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Nature's Law
Spiritual Life, Governance, Culture, Traditions, Resources, Context and Background
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The Navajo Approach to Reconciliation
Making Room

The Goal of "Justice"

The United States
 Experience

Ensuring Space Is
Left Open In Canada

An Apache
 Paradigm

The Informal
System of Justice

Customary Law

Canada, Too, Has
 Deep Differences

The Indigenous
 Justice Process

The Navajo
 Approach to
 Reconciliation

Visual representation of nature's laws


In the Navajo approach, if the parties have committed themselves in prayer, vented their perceptions and feelings, talked out the problem and relationships, and received the guidance of the naat'aanii, reconciliation is the final phase in which people have moved to the end of the cognitive-affective, head-to-heart process.

At this stage, parties in peacemaking reach consensus on what should be done to resolve the problem. The primary consensus is about relationships—where people stand with each other at the end of the process. There may also be consensus about restitution or reparation to a victim (which can be symbolic only, often in the form of a payment of cattle or jewelry) or what needs to be done to correct past bad actions in the future. In the traditional context, that can mean that a family will watch over an offender or make certain that person keeps his or her promises. In more modern contexts, it can commit people to Western therapy, counseling or treatment, or other kinds of action to follow up on the realization that cognitive dissonance has led to false thinking.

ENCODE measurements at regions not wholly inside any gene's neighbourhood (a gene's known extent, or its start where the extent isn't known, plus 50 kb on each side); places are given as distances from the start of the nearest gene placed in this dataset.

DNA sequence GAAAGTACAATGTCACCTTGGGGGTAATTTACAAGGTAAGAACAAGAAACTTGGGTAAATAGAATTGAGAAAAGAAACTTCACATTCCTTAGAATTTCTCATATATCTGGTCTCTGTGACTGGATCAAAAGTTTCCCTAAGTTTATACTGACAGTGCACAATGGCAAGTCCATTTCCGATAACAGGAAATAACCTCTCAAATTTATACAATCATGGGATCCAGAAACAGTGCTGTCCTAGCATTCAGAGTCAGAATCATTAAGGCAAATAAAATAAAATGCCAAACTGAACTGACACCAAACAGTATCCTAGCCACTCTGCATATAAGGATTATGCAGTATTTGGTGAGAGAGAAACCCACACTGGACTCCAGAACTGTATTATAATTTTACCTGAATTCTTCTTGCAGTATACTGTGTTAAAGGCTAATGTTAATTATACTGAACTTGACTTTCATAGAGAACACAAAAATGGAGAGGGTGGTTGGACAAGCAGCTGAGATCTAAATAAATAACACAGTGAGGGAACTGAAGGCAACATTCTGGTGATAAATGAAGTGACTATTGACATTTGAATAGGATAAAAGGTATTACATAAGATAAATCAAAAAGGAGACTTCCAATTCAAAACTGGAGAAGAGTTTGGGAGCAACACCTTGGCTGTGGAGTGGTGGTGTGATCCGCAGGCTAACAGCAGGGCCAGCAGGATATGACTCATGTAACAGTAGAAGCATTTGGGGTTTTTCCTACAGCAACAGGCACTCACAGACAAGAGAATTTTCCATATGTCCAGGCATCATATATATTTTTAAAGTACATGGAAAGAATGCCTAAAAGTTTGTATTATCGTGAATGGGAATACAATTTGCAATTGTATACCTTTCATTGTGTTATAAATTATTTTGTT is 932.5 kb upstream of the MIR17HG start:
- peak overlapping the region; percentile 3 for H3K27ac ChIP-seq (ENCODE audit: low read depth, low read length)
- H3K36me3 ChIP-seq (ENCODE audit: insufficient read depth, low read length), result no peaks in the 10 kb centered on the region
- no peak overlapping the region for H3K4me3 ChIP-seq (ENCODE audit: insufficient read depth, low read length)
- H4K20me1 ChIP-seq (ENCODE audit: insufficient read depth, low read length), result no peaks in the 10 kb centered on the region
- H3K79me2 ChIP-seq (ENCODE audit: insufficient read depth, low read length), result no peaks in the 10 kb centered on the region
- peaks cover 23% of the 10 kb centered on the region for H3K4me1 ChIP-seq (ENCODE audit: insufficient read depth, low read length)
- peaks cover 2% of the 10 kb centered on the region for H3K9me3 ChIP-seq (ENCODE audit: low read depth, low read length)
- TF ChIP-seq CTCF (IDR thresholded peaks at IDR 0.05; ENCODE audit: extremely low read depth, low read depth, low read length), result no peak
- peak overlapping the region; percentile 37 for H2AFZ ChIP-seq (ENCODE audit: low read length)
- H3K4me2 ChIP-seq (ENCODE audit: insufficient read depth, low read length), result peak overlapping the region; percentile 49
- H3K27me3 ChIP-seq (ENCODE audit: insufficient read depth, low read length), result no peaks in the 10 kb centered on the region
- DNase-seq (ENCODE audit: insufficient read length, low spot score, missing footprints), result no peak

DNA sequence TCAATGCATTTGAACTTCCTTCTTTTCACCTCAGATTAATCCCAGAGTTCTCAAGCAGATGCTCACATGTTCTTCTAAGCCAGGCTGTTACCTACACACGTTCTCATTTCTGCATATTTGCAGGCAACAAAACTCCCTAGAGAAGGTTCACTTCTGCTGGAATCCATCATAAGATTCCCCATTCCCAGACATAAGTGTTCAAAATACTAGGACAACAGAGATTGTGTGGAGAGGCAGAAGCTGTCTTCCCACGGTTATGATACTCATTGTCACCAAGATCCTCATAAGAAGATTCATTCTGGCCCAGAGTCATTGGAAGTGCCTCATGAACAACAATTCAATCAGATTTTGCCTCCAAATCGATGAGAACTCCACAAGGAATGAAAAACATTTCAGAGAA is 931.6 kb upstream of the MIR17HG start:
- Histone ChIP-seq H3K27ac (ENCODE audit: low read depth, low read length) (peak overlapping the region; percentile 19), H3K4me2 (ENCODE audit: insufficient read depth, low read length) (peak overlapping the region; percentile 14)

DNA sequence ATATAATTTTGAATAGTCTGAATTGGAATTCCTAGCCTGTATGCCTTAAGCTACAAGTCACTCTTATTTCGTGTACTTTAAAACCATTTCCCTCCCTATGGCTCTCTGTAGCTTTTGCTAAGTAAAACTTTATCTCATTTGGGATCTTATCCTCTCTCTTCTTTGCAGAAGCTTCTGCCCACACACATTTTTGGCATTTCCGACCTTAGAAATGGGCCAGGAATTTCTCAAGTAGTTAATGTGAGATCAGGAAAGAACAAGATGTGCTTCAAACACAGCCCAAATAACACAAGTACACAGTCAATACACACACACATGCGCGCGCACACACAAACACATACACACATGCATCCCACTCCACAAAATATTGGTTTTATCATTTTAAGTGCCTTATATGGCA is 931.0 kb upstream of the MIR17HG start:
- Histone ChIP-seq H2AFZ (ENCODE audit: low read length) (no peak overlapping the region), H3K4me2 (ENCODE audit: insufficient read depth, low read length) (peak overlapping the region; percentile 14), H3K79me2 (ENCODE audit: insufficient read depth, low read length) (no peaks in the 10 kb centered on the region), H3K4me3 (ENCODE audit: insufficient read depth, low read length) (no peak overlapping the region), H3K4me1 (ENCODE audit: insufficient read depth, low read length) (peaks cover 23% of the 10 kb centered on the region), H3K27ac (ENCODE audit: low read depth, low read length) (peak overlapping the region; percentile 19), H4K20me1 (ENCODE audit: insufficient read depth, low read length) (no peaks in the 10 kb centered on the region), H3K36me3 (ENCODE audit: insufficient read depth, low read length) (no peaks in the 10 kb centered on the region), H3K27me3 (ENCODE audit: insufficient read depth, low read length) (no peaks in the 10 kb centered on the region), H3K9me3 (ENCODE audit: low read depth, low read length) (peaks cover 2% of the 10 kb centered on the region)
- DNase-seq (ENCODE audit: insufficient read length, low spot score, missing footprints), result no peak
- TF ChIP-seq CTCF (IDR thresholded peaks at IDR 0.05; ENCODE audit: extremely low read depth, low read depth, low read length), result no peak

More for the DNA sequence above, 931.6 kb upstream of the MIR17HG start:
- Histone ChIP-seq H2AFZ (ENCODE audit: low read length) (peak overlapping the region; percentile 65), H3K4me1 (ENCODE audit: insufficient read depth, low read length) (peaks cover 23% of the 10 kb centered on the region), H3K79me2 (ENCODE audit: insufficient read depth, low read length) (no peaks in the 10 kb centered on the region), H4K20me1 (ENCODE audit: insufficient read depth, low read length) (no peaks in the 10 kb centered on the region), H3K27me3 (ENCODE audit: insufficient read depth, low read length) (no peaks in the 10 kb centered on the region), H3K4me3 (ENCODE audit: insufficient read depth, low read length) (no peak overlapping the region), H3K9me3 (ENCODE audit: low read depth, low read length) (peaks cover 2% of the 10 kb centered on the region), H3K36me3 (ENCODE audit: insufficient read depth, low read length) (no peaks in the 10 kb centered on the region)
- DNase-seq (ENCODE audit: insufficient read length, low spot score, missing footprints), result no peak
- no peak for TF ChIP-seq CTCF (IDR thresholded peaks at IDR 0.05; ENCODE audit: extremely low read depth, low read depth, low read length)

Sometimes, Navajo curing ceremonies can be a plan reached by consensus. A plan is a major Navajo justice concept. It is associated with naat'aah, or planning, which is a practical process of turning intuition reached through prayer and reflection into talk, and the "talking out" of peacemaking into a concrete plan of action.

At the end of the process, hozho or harmony should be achieved, and people will describe it with the phrase hozho nahasdli. The translation is to the effect that now that the process has been completed, the individuals involved in it are in good relations and, indeed, all reality is in good relationship, with everything in its proper place and relating well with each other in hozho.

Navajo dispute resolution is process oriented and the process is important of itself. That builds on relationships and what is known as solidarity. The parties make their commitment to the process in the opening prayer and, if successful, it concludes with new relationships of respect in which the excuses are exposed as being false and there is a new commitment to an ongoing relationship. The process does not involve coercion or punishment. Navajo thought rejects force and ordering others around. Navajo thought is highly individualistic, with great respect for individual integrity and freedom, yet the process guides people to realize that freedom is exercised in the context of the group and relationships with others.

Will there be freedom in the Recognition Act for a recognized First Nation to utilize a justice system that is as different from the Canadian system as the Apache is different from the American?

In seeking recognition, the people of each First Nation will certify their acceptance of the system of justice set out in their Constitution, and that they are satisfied with the degree of participation in ratifying changes which they have provided for themselves.

Shouldn’t that be good enough? Have we created enough space for this to happen?

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